It was about this part of the race that the country road stretches seemed to get a little longer each time. All of mile 6 was just straight done along some corn and soy fields. Well, I think it was soy. At mile 7 we had a cross over on a road. They had volunteers stopping traffic so we could cross safely. I had actually been thinking to myself during mile 6 that I was so impressed with the runners at this point for running on the left side so they could see cars coming. Some of these drivers had no care in the world that people were out running and just went storming by. It was just after this cut over that I had a little incident with another runner.
So, we cross over and immediately me and everyone in front of me go to the left of road. Good job. Kudos. We’re going along and then out of no where in a very deep, pretty frightening voice we hear “MOVE OVER NOW. MOVE. MOVE NOW. GET OVER NOW.” Well, my heart basically leapt out of my chest due to the fierceness of this voice and the emergency like scream. So I immediately look back to make sure nothing was coming and because I had no idea what was going on and slowly move to the right. I honestly thought it was a race official trying to get an emergency vehicle through or something. I mean the way this guy screamed, it just sounded like a 911 move now.
Well, once I was on the right side and realized nothing was wrong and it was just another runner telling people to be on the right, I looked back, screamed something to the effect of, “why did you do that? You actually put us in more harm.” and went back to the left side. Several other runners went with me. I am sure if I had a heart rate monitor on, it would have shown a very elevated heart rate, so I tried to slow down a bit to relax. Then all of a sudden this guy passed me and started chatting with this women right in front of me. I could easily hear him and he went on about how this bitch yelled back at him when he was telling people to move sides of the road. Oh, I got heated. I was pissed now.
Well, I’m not a quiet person, so I spoke up. I told him he should not have done that unless he was an official with the race and that it put runners in harms way. He swung his head back and spit out some words that I needed to follow his orders and I was in the wrong. Again, I asked him if I was a race official. If he was, sure I would say sorry and just that in the future it might be a good idea to identify yourself as such. Well, he wasn’t. I let it go and said he should just worry about himself and really understand the rules of the road as a runner. He called me a “big bitch” and just turned around and kept running. I’m sorry, but there the only times I have ever spoken up in a race is if I have seen an official race car, emergency vehicle or an injured runner.
So that all happened during mile 7 and as we went through mile 8, we just weaved through a random neighborhood. I saw some old guy out riding around on a golf cart and asked him to switch me. He certainly got a good laugh and told me he wouldn’t last 10 steps. As we left the neighborhood we turned right onto a long country road. And what did I do? Of course I safely crossed to the other side and hung out the left side all by myself. I was totally fine with this because I knew I was safe. Somewhere on this small stretch, I passed 2 women on the other side of the roads with headphones on. They were basically running in the middle of the road though. They had no idea that a car was behind them so I safely got their attention and pointed it out. Around mile 9.5 we turned onto another country road that I did not think would ever end.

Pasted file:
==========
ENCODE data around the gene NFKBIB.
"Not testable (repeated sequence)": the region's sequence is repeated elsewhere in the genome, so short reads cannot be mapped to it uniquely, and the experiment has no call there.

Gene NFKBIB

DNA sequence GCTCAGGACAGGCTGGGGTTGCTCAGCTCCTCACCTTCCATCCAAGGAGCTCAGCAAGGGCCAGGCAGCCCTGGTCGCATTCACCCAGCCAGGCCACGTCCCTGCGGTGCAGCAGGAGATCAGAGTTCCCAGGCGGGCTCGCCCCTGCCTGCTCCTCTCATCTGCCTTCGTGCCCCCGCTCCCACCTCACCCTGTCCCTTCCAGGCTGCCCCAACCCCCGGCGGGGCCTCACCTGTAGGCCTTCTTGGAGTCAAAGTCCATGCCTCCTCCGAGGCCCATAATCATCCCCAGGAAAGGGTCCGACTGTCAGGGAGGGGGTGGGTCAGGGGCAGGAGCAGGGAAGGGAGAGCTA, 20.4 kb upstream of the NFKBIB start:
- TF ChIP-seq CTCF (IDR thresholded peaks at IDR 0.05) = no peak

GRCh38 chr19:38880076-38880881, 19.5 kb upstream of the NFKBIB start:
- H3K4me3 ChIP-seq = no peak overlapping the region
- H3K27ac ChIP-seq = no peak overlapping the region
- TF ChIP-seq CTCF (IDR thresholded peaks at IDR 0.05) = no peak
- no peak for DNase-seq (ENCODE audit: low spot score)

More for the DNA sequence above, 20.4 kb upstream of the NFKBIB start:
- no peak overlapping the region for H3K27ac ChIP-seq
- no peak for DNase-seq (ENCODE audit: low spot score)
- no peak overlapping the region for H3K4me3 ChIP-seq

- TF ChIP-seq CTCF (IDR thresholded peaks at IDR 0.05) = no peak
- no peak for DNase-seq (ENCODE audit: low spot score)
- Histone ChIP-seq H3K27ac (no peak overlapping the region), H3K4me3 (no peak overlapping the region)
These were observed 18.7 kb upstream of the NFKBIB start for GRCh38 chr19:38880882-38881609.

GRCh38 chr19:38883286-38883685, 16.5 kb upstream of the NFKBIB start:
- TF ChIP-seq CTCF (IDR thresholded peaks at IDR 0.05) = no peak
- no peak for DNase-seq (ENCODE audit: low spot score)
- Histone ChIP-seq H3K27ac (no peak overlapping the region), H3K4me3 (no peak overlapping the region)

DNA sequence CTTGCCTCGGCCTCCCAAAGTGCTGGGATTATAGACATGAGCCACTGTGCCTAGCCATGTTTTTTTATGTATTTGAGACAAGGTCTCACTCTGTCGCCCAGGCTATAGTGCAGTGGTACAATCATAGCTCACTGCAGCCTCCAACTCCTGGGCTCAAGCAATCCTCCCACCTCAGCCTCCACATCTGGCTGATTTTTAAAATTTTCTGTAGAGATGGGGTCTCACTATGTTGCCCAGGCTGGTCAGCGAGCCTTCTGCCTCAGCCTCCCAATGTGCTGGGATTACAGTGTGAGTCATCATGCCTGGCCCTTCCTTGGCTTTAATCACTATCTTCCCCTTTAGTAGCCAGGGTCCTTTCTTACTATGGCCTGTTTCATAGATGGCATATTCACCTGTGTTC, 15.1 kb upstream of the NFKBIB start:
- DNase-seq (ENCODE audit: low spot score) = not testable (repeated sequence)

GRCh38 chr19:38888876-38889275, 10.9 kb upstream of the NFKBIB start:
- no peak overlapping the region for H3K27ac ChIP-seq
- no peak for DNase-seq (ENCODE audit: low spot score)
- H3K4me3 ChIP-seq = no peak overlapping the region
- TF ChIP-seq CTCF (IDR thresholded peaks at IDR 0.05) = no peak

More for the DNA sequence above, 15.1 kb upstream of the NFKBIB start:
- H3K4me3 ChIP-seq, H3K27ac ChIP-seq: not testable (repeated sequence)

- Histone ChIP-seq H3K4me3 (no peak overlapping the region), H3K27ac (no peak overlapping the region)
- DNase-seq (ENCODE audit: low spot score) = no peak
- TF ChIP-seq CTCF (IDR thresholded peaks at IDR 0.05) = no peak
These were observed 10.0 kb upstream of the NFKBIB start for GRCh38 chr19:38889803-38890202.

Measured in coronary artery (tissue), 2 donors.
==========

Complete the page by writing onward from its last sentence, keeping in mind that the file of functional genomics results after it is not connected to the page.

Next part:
I saw this stop light way off into the distance and felt that I would never get to it. It was during this part of the race that I could start feeling the heat and humidity. In fact, it was on this stretch, that I started losing my pace. I had my fastest mile in mile 9 (10:27) and then went to my slowest for mile 10 (10:55) but was able to pick it up for miles 11 and 12.
Once we made it back off the country roads the last bit really seemed to go fast. As I came to the final bit into the fairgrounds I really didn’t have any kick left. I have to commend these 2 ladies though that just came out of no where and smoked that last half mile. I always wish to have something in the tank for that last kick, but nothing was there this time. I was just happy to have again run through the whole half expect for one or maybe two water stops for a quick 10 second break to grab gatorade.
As part of the finish line festivities there was an all you can eat pancake breakfast for about 6 bucks. I had fully intended to take part, but I wasn’t feeling great and the idea of pancakes in that humidity and weather didn’t see appealing. I hung out for a few minutes but then headed back to the hotel to shower and get on the road to Michigan.
Overall this was a great race for what you paid. The wooden medal is unlike one I’ve ever gotten. The volunteers at the water stops were amazing! Each one was a local troop so the kids were very enthusiastic for being out there so early. The only downfall of this race was the open course, but not necessarily that it was open, but that it was just all over the place. Even though I stayed on the left side when I could and definitely did more crossings that others, my watch finished at 13.11 miles. Not bad actually.
I just think for future they should indicate in the race details that the race is over and perhaps even remind runners to stay on left or even the right (if they chose so) and even go to put up cones at certain areas. The only other negative was that their timing mats apparently didn’t work for all at the start. When I got the results I was certain it was off and this was why. To be fair, they went with straight gun time. By watch I finished in 2:19:50, but my official time was about 20 seconds slower. Even with that though, I would do this race again. It was the perfect way to kick off Labor Day weekend.
Official Finish Time:
24/31, F 30-34